Attorney-at-Law

SUBSTANCE MATTERS

In Uncategorized on 03/01/2012 at 16:48

But Innocence Helps Too

Such is the story of Norma L. Slone, Transferee, et al, 2012 T.C. Mem. 57, filed 3/1/12. This is the story of the Slone Family and their encounter with the infamous Midcoast Credit Corp. (see my blogpost “A Good Day for Taxpayers”, 3/15/11). Like the taxpayers in Griffin and Starnes (both cases cited in Slone), the transferees, pure in heart, walk away clean.

It’s the same old story. Daddy Jim Slone was a DJ-turned-station-owner, and built the family broadcasting empire, all concentrated in a C Corp. Daddy sells to a local mogul; as usual,  basis zero, gain astronomical. The sale is an asset sale, and the C Corp pays the first installment of tax. While the sale is pending, C Corp’s accountant gets a feeler from a Midcoast stooge. The accountant does nothing until the closing is past. The C Corp makes no distribution of the sales proceeds post-closing.

Post-closing, the accountant and various lawyers check out the stooge, which is acknowledged to be a Mid-Coast entity, and, when the stooge appears legit, Norma and Daddy Jim agree to sell the stock of the C Corp to the stooge. The stooge has financing from Rabobank, and the deal closes, the stooge undertaking to assume the tax liability of the C Corp.

The rest is the usual story. The stooge does the mix-and-match with a phony tax loss to offset the gain, grabs the cash in the C Corp, and diddles around with IRS for as many years as it can get away with, finally collapsing under the weight of a $23 million deficiency.

Oh, did I mention the stooge never paid Penny One of the tax due?

IRS goes after Daddy Jim and Norma and their various trusts, as transferees. First Daddy Jim and Norma argue SOL, but that’s a nonstarter because of the stooge’s extensions of the SOL. Next Daddy Jim and Norma argue the stooge’s officer who signed the Form 872s extending the SOL had no authority, but Judge Haines finds “ostensible authority”, or what we called “apparent authority” in my young day, Far Above, etc.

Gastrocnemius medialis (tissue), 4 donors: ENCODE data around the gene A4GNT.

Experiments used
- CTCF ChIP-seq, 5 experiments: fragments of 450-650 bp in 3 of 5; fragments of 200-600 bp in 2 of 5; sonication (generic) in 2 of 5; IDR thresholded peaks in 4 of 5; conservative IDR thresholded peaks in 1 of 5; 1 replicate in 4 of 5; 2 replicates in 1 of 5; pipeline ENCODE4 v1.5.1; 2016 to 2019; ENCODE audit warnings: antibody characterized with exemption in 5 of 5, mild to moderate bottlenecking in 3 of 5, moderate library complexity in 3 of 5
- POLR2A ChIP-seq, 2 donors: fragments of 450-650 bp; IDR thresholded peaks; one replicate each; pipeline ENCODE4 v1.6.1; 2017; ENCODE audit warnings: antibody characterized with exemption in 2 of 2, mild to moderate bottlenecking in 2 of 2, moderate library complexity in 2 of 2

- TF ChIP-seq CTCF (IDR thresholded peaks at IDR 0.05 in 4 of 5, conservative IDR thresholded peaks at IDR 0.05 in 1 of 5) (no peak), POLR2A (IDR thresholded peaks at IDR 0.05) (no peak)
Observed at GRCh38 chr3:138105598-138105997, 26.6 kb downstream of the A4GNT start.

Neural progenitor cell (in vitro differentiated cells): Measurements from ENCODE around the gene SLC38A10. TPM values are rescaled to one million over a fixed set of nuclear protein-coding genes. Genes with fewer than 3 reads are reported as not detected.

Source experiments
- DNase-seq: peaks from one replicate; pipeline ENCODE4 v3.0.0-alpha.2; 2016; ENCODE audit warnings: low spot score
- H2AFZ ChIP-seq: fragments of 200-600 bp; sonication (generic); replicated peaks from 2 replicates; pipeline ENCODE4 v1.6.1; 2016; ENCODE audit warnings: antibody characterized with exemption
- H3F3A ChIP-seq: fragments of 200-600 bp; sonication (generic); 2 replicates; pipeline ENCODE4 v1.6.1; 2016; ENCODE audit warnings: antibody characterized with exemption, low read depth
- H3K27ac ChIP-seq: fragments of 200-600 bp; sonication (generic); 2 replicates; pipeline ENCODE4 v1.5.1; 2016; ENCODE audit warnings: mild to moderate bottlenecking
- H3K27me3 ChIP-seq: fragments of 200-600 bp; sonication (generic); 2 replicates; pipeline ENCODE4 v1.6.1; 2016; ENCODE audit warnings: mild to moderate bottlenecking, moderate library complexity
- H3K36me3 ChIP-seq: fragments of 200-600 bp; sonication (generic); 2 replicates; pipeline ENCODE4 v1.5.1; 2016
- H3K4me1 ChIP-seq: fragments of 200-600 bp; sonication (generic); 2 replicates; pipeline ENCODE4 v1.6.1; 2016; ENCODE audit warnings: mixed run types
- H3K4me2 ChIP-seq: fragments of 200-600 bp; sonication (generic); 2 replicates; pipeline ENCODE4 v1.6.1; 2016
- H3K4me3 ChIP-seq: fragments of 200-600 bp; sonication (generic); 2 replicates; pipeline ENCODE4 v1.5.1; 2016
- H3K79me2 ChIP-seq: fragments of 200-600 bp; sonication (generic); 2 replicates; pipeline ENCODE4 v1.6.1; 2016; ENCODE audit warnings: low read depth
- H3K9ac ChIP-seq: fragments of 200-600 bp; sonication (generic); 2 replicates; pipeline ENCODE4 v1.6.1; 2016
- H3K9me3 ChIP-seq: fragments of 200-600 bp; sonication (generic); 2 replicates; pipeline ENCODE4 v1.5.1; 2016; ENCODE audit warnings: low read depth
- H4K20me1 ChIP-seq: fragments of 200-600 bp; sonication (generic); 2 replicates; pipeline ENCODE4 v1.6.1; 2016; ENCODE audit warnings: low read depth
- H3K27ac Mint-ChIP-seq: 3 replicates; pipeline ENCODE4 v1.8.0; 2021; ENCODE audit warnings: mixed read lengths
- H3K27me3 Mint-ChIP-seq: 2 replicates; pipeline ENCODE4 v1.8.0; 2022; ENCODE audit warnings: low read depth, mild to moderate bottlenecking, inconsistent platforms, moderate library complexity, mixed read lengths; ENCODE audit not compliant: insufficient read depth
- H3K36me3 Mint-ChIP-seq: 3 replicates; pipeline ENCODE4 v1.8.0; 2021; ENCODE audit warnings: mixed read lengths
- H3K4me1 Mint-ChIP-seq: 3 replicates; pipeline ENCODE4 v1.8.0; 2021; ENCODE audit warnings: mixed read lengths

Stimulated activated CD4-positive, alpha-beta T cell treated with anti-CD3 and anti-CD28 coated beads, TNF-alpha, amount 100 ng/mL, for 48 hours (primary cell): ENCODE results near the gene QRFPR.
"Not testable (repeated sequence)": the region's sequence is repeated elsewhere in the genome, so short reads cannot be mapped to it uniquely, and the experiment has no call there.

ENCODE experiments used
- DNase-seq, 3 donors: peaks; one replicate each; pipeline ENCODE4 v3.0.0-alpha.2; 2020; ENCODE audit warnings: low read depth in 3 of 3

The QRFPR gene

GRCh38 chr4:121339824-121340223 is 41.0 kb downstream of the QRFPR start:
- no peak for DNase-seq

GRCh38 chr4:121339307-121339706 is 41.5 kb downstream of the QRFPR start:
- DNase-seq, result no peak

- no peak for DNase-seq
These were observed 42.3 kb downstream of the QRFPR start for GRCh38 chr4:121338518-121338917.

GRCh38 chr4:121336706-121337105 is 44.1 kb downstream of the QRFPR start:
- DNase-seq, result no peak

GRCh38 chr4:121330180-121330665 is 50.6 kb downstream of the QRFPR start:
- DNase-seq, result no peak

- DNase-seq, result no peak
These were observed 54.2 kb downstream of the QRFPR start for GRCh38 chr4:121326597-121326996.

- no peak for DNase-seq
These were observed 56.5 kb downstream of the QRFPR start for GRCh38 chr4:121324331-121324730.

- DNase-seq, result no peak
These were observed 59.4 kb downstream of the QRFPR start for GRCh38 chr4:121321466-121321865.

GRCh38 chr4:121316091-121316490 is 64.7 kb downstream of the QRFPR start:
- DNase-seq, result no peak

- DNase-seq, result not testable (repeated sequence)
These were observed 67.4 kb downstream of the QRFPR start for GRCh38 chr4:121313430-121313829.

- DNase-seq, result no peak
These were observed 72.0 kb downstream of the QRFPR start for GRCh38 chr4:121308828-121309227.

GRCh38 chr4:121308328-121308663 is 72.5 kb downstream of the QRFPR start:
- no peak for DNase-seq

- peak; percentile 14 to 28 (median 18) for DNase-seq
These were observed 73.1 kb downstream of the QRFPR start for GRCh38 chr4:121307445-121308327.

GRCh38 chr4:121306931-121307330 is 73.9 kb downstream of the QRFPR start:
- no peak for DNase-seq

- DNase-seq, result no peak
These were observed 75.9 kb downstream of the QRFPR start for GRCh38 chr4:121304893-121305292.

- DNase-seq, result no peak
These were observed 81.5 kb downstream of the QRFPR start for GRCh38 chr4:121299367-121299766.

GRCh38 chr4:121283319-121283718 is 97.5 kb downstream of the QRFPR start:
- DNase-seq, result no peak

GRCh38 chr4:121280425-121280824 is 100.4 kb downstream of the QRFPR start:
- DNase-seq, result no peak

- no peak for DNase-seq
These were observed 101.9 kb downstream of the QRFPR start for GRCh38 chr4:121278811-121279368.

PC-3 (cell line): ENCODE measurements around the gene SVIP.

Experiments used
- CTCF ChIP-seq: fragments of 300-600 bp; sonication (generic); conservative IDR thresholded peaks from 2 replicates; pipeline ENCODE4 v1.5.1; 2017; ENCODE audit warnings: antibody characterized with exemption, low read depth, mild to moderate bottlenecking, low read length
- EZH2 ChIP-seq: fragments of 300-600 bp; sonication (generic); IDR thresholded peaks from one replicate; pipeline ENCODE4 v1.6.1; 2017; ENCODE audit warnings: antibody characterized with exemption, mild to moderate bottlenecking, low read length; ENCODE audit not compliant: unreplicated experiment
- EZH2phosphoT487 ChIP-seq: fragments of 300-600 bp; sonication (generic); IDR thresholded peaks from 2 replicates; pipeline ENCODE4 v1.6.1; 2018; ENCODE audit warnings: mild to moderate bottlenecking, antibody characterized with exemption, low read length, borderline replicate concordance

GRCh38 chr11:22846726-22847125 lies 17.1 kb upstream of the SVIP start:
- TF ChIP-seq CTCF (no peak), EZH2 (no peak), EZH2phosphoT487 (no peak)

First IRS claimed the deal was an “intermediary” transaction (a/k/a step transaction), but switched out of that theory because of the time lag between asset sale to local mogul and stock sale to stooge. Then IRS switches to substance over form: however the deal looked on paper, it was a sham, marrying a phony loss to a real gain. The stock “sale” was in fact a liquidating distribution from the C Corp, says IRS.

No, says Judge Haines: “We will respect the form of the transactions in this case. Respondent [IRS] has conceded that the asset sale was independent from the stock sale. The asset sale was negotiated by a media broker with Mr. Roberts providing accounting advice and Mr. Chandler legal advice. Mr. Roberts credibly testified that no tax strategies to offset the potential gain arising from the asset sale were discussed before the closing of the asset sale. The asset sale closed on July 2, 2001, more than five months before the closing of the stock sale. Slone Broadcasting’s [the C Corp] first installment of $3,100,000 of Federal income tax attributable to the asset sale was paid. There is no evidence that Fortrend, Midcoast, or Berlinetta [the three stooges] was involved in any way in the asset sale, nor is there any evidence that a sale of stock was anticipated at the time that the asset sale was negotiated and closed.” 2012 T. C. Mem. 57, at pp. 22-23.

Moreover: “Due diligence confirmed that Midcoast was a legitimate player in the debt collection industry and Fortrend and Midcoast had reputable law and accounting firms representing them. The purchaser of the stock, Berlinetta, was capable of closing by using funds provided by loans from Rabobank and other assets it owned. Berlinetta agreed that it would not use the assets of Slone Broadcasting for 10 days after the closing of the stock sale.” 2012 T.C. Mem. 57, at p. 23.

In fact, Daddy Jim, Norma and their advisers asked about Midcoast’s tax strategy, and got the brush-off from the Midcoast stooge. “Petitioners had no reason to believe that Fortrend’s methods were illegal or inappropriate. When Mr. Roberts and Mr. Phillips asked Fortrend for more information about how Berlinetta planned to offset the gains from the asset sale, they were told that Fortrend’s methods were ‘proprietary’. Petitioners did not have a duty to inquire further and are not responsible for any tax strategies Berlinetta used after the closing of the stock sale.” 2012 T.C. Mem. 57, at p. 24.

In a footnote, Judge Haines catalogs all the Midcoast cases, with the won-loss record, and it’s worth reading (2012 T. C. Mem. 57, footnote 9 at page 25).

Takeaway: Trust, verify–as far as reasonably possible. And don’t know too much.

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